For some Alabamians, the American dream of owning a home has become a nightmare. One in sixty Alabama homeowners is projected to experience foreclosure on their home as a result of a high-cost loan. In Alabama, foreclosure proceedings can be concluded in as few as 21 days.
Having financial issues such as foreclosure concerns or high credit card balances means people are vulnerable for making poor financial decisions. Many homeowners threatened with foreclosure cannot afford to hire a lawyer. However, our attorney’s at Bond & Botes can offer hope to many who face foreclosure in order to save their home.
Understanding the Foreclosure Process
What can we do to help our clients understand the foreclosure process? First, know that there are more options available to a client the earlier he or she addresses the delinquency of the mortgage payments. In addition, penalties and fees will be kept to a minimum the earlier a pending foreclosure is addressed. Many mortgage companies are open to some alternate payment plans that will enable a client to avoid foreclosure. Lenders are eager to help, because when a mortgage company forecloses on a house, they typically lose a great deal of the value of money that they loaned. Bankruptcy is one option available that will stop foreclosure. Since the bankruptcy laws changed in 2005, there is more required of filers to get the protection bankruptcy provides to consumers. So time is of the essence when dealing with the threats of foreclosure. All of our attorneys with Bond & Botes will represent consumer debtors to file a Chapter 13 bankruptcy with only a small portion of their fee being paid prior to the petition being filed. A Chapter 13 bankruptcy allows a consumer to stop a foreclosure and cure the arrearage owed over a period of time sometimes up to sixty months. Finally, attorneys should make sure that the foreclosure process is carried out according to the terms of the mortgage or deed of trust.
In Alabama, judicial foreclosures are used when no power of sale is present in the mortgage or deed of trust. This involves filing a lawsuit to obtain a court order to foreclose. When no power of sale is present, lenders may choose to forego a lawsuit and foreclose by selling the property. If no power of sale is in a mortgage or deed of trust, the lender, or any assignee thereof, may after default of the mortgage or deed of trust, either file a lawsuit to foreclose or foreclose by selling the property to the highest bidder for cash at the courthouse door of the county where the property is located. The sale must comply with the time, place, terms and purpose as published for four consecutive weeks in a newspaper published in the county where the property is located. Judicial foreclosures are extremely rare. The great majority of foreclosures in Alabama are non-judicial foreclosures.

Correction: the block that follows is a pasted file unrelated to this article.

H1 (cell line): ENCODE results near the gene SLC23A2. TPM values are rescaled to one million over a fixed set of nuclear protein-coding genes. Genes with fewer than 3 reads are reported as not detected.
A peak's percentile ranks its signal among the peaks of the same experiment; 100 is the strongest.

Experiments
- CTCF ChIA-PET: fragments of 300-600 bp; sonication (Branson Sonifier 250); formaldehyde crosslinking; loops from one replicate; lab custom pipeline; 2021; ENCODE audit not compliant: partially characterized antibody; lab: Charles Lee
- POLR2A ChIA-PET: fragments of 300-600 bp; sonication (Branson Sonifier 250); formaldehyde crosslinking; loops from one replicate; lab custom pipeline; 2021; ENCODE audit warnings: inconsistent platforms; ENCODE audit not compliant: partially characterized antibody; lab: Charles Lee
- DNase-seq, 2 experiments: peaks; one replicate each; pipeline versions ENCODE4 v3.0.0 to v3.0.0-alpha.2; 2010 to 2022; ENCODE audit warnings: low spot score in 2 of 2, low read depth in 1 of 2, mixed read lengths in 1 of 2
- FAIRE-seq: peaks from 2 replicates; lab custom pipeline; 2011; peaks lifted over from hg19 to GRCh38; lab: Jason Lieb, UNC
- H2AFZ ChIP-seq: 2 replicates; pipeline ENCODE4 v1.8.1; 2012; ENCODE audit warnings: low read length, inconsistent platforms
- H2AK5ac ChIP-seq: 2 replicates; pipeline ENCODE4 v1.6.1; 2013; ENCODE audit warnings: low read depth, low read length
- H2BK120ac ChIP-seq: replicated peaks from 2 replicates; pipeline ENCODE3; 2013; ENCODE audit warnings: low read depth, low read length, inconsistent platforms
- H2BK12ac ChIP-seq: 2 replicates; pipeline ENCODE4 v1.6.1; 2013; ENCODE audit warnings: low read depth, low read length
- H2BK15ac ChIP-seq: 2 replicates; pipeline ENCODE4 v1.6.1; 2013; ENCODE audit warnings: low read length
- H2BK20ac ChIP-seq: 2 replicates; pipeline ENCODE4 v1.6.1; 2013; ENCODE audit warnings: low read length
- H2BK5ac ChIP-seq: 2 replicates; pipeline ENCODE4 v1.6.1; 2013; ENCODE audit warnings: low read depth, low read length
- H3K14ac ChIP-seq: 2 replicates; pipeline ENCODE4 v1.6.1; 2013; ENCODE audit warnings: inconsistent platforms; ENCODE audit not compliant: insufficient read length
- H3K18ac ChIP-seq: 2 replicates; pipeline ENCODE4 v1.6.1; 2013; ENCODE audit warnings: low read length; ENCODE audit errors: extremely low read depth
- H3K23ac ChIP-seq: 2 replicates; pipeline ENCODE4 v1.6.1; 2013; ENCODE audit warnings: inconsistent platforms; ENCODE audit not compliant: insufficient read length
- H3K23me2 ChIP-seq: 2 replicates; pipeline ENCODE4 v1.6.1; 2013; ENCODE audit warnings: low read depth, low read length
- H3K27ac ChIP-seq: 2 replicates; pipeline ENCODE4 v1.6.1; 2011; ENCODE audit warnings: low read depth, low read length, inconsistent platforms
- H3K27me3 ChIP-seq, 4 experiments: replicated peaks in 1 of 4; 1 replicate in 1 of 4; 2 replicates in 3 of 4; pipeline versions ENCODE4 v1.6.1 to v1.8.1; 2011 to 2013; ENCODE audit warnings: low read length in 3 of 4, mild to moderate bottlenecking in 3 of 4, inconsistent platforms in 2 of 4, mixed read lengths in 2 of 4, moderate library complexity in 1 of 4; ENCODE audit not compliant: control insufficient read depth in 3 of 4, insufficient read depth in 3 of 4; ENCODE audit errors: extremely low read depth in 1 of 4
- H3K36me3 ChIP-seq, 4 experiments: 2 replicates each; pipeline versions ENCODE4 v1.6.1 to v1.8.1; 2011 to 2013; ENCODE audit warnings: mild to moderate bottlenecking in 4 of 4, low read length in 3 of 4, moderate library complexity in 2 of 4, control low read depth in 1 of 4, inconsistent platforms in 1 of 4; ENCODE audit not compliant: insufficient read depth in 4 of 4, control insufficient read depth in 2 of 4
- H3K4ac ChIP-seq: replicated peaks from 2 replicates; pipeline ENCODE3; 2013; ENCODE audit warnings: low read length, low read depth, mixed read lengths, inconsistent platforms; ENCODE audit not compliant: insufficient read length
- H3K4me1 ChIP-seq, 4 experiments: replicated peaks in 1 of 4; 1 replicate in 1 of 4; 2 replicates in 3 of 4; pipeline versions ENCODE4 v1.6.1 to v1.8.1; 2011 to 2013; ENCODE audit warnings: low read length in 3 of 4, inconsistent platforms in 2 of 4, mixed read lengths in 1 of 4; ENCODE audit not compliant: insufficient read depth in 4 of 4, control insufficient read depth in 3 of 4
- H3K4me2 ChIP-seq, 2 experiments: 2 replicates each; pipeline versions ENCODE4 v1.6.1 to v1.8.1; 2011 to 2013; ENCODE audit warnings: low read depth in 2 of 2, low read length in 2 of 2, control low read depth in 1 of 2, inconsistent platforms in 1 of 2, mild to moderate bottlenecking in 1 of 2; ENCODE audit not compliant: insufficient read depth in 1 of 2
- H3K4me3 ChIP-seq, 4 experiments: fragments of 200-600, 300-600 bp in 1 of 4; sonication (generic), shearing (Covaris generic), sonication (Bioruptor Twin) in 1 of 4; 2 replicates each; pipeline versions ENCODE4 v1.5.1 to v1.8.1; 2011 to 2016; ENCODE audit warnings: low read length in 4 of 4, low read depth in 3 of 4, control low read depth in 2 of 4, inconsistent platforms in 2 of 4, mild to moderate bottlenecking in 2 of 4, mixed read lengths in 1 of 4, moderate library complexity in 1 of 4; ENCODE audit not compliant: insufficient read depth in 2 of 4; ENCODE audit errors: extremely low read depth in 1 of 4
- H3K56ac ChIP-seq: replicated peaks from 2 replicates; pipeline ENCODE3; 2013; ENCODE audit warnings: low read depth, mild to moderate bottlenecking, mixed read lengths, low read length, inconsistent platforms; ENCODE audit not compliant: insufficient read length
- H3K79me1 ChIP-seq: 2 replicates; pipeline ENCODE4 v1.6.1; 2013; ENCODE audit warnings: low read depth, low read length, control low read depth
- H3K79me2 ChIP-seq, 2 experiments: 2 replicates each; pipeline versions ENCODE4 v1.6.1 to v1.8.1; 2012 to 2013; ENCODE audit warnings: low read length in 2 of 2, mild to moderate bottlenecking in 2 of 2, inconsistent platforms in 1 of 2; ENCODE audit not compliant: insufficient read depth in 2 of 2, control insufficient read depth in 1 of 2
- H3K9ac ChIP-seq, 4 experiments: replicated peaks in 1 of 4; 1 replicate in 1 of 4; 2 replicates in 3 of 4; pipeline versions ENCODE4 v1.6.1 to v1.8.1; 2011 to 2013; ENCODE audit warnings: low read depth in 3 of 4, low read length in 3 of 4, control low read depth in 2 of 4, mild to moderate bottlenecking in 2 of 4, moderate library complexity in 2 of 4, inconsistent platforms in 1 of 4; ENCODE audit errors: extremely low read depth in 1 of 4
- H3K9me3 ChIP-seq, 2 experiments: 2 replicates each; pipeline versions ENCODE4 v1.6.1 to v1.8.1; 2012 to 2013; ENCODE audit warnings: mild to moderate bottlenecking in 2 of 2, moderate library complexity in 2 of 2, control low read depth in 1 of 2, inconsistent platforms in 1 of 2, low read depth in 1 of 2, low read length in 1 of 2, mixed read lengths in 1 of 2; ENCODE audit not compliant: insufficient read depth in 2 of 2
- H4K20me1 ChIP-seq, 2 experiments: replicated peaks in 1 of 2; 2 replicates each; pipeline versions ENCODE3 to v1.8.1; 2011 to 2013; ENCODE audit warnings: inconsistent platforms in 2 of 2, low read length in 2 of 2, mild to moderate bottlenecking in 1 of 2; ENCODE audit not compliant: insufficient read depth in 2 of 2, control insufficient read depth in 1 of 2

Non-judicial foreclosures are used when a power of sale clause is present in a mortgage or deed of trust in Alabama. This power of sale is authorized by the borrower in the mortgage or deed of trust. If the mortgage or deed of trust contains a power of sale, then the specified procedure in the document must be executed according to the terms outlined. If there are no terms as to the time, place and terms of sale, then a foreclosure sale may take place at the front door of the county courthouse where the property is located, after default of the deed of trust or mortgage, for cash to the highest bidder. The notice of sale must be given by publication once a week for four consecutive weeks in a newspaper published in the county in which the property is located. The time, place and terms of the sale along with the description of the property must be included in the notice.
In Alabama, the borrower has the right to redeem the property after the foreclosure sale, up to one year after the foreclosure sale date. This right to redemption can be waived, however, if the borrower fails to vacate the premises within ten days of receiving a written demand to do so following the foreclosure.
Of course, prevention is the best medicine. That’s why Congress is now demanding that lenders help educate borrowers about such things as how to choose a mortgage loan or a refinance strategy that’s appropriate, manageable and more importantly, affordable.
Please call one of our Bond & Botes offices today to see how we can help you with your pending foreclosure.
Gail Hughes Donaldson is a Managing Partner of the Bond & Botes Law Offices in Montgomery and Opelika, Alabama. She holds a Bachelor of Science from Auburn University at Montgomery, and a Juris Doctorate from Thomas Goode Jones School of Law. She’s been helping families work through the bankruptcy process since she started with Bond & Botes back in 1993 as a paralegal. Read her full bio here.